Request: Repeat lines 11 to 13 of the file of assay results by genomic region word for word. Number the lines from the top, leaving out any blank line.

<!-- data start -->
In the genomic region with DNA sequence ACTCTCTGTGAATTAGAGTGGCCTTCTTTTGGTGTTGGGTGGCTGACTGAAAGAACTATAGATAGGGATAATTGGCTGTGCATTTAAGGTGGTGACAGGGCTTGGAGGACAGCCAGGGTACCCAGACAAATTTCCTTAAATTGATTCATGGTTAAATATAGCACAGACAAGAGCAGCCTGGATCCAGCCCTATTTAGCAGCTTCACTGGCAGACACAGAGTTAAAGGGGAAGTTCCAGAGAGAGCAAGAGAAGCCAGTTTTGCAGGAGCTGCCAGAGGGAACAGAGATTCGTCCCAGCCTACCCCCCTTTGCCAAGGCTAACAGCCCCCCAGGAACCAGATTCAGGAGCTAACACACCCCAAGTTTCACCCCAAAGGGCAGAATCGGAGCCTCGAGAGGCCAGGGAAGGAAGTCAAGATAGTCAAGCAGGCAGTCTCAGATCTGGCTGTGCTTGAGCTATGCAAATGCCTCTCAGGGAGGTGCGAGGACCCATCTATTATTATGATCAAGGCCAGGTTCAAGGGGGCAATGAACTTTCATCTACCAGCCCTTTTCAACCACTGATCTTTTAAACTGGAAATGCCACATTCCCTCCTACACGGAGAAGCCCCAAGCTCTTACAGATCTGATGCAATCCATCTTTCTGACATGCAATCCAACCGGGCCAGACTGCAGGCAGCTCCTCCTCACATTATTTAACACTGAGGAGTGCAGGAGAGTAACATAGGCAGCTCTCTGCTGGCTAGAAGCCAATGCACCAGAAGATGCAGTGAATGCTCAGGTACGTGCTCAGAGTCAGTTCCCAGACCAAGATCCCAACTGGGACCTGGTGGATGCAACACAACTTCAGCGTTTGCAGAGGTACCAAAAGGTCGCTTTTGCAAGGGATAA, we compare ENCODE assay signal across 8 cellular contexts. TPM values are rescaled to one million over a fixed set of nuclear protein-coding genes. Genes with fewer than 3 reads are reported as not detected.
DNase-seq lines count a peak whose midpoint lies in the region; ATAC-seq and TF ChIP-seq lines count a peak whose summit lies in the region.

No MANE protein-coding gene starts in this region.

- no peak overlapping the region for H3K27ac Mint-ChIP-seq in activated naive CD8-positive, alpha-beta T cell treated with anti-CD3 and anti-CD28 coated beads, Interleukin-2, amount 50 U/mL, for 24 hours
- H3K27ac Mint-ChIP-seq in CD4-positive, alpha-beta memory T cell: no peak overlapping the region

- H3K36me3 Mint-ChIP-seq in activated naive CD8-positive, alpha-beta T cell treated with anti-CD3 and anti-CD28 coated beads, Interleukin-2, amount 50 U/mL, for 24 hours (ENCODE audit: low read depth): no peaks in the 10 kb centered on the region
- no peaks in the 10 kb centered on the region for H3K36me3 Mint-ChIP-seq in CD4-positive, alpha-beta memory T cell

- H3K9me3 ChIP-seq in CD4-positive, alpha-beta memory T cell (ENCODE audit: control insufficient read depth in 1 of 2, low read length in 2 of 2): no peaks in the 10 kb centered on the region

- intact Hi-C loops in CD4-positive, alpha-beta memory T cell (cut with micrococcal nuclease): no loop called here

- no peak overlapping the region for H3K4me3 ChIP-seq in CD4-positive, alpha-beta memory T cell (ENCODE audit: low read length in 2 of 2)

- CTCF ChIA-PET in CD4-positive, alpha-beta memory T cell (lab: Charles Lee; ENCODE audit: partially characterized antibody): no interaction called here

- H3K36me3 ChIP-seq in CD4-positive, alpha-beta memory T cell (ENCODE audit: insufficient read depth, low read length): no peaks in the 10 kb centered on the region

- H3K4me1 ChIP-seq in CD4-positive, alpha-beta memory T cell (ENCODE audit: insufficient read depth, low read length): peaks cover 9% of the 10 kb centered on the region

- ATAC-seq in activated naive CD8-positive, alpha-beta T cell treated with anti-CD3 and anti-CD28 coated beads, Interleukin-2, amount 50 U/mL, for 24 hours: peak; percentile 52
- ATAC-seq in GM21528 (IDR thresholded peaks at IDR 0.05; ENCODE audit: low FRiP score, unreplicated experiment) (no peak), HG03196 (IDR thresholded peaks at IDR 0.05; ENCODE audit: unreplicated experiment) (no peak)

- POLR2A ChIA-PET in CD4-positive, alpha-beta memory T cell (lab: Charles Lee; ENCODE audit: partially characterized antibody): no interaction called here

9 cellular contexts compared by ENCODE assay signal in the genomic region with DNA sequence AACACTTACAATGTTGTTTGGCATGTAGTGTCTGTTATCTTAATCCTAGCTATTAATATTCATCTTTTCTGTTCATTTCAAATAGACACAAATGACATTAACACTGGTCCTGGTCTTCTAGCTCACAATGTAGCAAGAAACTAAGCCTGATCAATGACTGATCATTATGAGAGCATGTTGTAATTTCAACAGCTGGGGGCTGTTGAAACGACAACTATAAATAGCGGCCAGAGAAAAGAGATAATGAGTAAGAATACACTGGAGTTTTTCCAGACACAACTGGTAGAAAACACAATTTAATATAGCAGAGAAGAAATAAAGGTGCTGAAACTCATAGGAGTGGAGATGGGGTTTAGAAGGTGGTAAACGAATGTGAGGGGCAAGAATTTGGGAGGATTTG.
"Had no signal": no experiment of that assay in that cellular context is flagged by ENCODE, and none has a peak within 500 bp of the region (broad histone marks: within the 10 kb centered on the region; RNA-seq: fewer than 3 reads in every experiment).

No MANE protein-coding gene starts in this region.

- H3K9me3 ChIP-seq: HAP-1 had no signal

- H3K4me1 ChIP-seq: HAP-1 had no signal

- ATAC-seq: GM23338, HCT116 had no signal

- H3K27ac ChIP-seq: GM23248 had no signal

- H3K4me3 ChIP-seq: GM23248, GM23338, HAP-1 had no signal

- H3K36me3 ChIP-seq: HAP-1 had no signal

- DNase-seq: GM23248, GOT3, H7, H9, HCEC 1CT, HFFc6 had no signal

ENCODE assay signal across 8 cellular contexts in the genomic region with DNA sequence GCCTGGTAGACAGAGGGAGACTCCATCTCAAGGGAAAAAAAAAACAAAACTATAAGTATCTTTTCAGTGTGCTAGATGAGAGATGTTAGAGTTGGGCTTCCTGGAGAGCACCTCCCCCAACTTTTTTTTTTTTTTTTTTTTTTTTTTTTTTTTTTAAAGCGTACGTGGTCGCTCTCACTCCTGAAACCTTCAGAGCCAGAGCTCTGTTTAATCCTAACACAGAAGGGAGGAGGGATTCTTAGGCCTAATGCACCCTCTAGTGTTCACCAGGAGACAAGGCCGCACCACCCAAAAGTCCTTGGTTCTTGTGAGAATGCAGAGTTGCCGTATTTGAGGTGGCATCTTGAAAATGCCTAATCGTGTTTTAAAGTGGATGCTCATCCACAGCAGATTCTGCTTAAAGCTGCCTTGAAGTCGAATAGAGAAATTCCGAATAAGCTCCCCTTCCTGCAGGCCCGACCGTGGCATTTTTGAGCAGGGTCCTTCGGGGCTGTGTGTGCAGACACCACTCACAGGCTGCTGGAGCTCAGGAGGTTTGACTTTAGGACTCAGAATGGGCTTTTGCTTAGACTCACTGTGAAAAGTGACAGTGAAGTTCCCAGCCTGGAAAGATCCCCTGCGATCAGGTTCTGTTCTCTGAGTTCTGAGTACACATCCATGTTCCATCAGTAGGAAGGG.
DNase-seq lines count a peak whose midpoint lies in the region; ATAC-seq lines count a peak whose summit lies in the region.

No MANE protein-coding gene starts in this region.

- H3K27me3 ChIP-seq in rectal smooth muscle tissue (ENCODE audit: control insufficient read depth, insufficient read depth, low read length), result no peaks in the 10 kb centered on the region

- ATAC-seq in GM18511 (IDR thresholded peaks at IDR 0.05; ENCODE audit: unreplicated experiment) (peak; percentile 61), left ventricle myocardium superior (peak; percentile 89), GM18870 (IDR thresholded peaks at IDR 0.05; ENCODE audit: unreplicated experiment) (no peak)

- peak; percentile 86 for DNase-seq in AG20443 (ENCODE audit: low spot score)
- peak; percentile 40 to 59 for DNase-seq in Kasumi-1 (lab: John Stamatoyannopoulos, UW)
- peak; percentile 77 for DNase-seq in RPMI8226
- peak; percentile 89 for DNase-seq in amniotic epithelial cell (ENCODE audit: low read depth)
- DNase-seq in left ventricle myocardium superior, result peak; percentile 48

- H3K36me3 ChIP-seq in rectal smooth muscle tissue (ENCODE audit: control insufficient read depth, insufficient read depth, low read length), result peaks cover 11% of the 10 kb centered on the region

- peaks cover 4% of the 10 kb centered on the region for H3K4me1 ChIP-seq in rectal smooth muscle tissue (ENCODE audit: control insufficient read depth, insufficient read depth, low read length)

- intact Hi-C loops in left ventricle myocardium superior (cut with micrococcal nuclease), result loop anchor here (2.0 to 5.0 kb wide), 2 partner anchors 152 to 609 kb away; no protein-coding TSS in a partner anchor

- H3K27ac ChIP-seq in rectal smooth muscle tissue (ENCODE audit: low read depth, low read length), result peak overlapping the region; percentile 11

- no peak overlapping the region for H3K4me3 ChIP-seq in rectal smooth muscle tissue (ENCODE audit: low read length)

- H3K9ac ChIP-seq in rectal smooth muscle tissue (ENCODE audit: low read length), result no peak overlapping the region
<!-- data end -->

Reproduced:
- CTCF ChIA-PET in CD4-positive, alpha-beta memory T cell (lab: Charles Lee; ENCODE audit: partially characterized antibody): no interaction called here

- H3K36me3 ChIP-seq in CD4-positive, alpha-beta memory T cell (ENCODE audit: insufficient read depth, low read length): no peaks in the 10 kb centered on the region

- H3K4me1 ChIP-seq in CD4-positive, alpha-beta memory T cell (ENCODE audit: insufficient read depth, low read length): peaks cover 9% of the 10 kb centered on the region